Which might have been half the problem, that lack of an even distribution. In which case, the same procedure using EM bokashi bran might work, as it’s easier to see any sections that might not have received their due share of microbe-carrier.

A weight might have helped, too, as the contents of this bucket were still fairly wet, and little bokashi juice had separated. In fact, I’m starting to think that weights may be necessary for all smaller buckets/smaller waste volumes—in a filled multi-gallon bucket, the weight of the organic matter itself serves to compress the mass so that air and water are expelled.

Also, the next WB test is going to include a much greater infusion of microbe carrier! Some of the bucket-kit instructions recommend adding EM bokashi bran every day, whether or not adding waste, and pretty much everyone says more EM bokashi bran is the first thing to try when fermenting is less than wholly successful.

It’s not like it really failed, after all; I figure it’s worth trying again, with adjustments. In order of expected improvement, that be:

  1. adding more EM (any form)
  2. adding a weight
  3. increased bucket time.

Watch this space bucket blog!

Final verdict: WB#1 not successful; process tweaking required, further tests planned. NOT PRESENTLY RECOMMENDED.

Oddly, writing that last paragraph made me feel like I’m working a government-funded study. You know, except for the funding. -G- And the first-person reporting. Let’s see, In order to evaluate the feasibility... Nah.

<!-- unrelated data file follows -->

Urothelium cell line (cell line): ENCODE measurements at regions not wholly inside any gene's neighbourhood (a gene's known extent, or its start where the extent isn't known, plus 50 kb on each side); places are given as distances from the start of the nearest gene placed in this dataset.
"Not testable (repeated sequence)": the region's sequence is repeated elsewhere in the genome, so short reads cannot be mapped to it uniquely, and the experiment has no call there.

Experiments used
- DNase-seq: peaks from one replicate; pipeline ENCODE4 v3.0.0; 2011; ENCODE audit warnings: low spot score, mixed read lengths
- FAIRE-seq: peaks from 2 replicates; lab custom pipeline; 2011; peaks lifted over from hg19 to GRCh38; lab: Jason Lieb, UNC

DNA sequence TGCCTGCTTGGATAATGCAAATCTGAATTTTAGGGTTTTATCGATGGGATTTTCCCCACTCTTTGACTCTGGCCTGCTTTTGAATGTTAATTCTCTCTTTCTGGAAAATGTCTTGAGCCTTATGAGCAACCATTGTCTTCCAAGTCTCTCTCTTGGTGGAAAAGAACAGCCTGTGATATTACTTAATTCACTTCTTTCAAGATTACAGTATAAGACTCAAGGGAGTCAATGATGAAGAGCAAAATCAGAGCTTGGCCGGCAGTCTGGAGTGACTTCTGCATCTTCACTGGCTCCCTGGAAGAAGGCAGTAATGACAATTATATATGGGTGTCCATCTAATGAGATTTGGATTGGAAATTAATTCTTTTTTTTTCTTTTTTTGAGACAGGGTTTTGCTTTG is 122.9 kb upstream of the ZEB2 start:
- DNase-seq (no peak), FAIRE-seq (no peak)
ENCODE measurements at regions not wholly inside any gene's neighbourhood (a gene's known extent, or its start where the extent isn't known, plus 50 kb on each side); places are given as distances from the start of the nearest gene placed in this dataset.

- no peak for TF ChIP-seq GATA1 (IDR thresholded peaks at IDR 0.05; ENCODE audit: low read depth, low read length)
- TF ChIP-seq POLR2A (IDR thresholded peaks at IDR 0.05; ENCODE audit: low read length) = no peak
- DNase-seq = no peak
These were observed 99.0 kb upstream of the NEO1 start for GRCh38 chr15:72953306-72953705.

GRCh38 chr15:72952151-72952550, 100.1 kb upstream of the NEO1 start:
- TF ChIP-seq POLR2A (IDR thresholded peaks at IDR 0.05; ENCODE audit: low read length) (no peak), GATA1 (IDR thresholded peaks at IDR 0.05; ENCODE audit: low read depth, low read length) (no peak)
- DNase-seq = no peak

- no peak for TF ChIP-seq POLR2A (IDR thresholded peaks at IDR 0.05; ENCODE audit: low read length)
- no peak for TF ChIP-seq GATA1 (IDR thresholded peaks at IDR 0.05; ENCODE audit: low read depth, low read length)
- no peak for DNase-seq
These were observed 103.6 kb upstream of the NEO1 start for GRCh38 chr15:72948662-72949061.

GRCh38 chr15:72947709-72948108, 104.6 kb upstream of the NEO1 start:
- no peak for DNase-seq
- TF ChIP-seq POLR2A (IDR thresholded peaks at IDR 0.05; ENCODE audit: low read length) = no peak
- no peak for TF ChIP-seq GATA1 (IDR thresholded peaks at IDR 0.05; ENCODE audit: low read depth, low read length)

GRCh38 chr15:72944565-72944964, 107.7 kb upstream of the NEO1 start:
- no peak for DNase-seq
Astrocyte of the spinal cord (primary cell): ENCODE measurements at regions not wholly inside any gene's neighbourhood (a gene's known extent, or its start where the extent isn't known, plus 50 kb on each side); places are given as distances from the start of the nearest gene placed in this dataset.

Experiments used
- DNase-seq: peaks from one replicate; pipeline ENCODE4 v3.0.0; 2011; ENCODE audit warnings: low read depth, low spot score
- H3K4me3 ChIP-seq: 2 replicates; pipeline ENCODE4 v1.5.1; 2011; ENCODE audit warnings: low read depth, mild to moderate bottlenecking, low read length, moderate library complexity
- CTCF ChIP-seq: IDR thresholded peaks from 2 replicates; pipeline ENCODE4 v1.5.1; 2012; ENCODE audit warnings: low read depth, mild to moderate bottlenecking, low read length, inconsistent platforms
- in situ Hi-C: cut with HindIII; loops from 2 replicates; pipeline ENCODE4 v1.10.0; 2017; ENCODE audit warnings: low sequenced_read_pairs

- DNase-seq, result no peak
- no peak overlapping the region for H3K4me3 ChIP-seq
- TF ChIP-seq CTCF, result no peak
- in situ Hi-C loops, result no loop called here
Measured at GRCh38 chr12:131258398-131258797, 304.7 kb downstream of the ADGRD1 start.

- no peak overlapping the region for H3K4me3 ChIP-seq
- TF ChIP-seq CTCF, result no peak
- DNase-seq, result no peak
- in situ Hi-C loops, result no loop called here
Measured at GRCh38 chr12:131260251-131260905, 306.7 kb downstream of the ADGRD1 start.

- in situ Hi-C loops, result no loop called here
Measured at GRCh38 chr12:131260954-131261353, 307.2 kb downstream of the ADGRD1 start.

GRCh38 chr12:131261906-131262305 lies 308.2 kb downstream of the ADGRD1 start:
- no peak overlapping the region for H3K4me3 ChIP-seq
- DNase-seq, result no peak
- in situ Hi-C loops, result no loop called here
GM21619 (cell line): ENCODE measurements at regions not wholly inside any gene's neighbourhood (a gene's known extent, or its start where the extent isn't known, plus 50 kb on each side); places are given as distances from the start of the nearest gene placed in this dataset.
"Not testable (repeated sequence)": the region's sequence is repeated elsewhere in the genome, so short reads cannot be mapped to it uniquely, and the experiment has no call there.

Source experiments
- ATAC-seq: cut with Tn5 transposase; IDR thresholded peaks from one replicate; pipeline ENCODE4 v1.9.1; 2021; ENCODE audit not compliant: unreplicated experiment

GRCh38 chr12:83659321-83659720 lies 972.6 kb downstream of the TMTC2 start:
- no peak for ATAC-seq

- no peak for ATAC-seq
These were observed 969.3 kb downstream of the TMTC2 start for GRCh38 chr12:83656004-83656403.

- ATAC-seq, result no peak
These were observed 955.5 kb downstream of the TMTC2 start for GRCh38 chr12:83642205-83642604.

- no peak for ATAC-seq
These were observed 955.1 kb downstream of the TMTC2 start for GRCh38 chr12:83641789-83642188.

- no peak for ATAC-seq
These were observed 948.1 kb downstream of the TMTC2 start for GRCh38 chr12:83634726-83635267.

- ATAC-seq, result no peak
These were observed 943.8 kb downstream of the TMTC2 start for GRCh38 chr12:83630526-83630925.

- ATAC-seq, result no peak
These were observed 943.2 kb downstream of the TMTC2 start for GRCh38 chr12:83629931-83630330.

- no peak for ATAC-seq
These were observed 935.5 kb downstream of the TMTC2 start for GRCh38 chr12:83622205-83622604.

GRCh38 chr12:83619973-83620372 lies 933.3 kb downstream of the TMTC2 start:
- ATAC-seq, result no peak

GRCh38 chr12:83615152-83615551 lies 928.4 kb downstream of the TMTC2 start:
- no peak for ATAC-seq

Off to play with my buckets,


Saturday, September 6, 2008

"a hole in the ground your money goes in?", wait, that’s inground pools, not compost trenches. Sorry. Long post coming up, broken into sections, but it’s a topic that comes up a lot in the forums:

The Cost of Doing Business Bokashi

Buckets weren’t a problem. Food waste I had—that’s what got me started on this!—but in order to start bokashi fermentation, I first had to have a supply of EM. A one-liter bottle cost me $20 at Whole Foods Market.

It might have been cheaper to purchase a small bottle online, but not by much after shipping, and besides, I didn’t want to wait. Whole Foods is just up the road from me, and since I shop there now and then, it didn’t even take an extra trip.

So I had the bottle in hand. What now? Directions for using bokashi buckets all begin with EM bokashi bran, not the liquid inoculant. But liquid EM is sometimes applied for large-scale composting... While it might not be cost-effective as a general practice, I saw no reason not to start my first bucket with EM inoculant straight from the bottle, plus a little dry matter to absorb the moisture.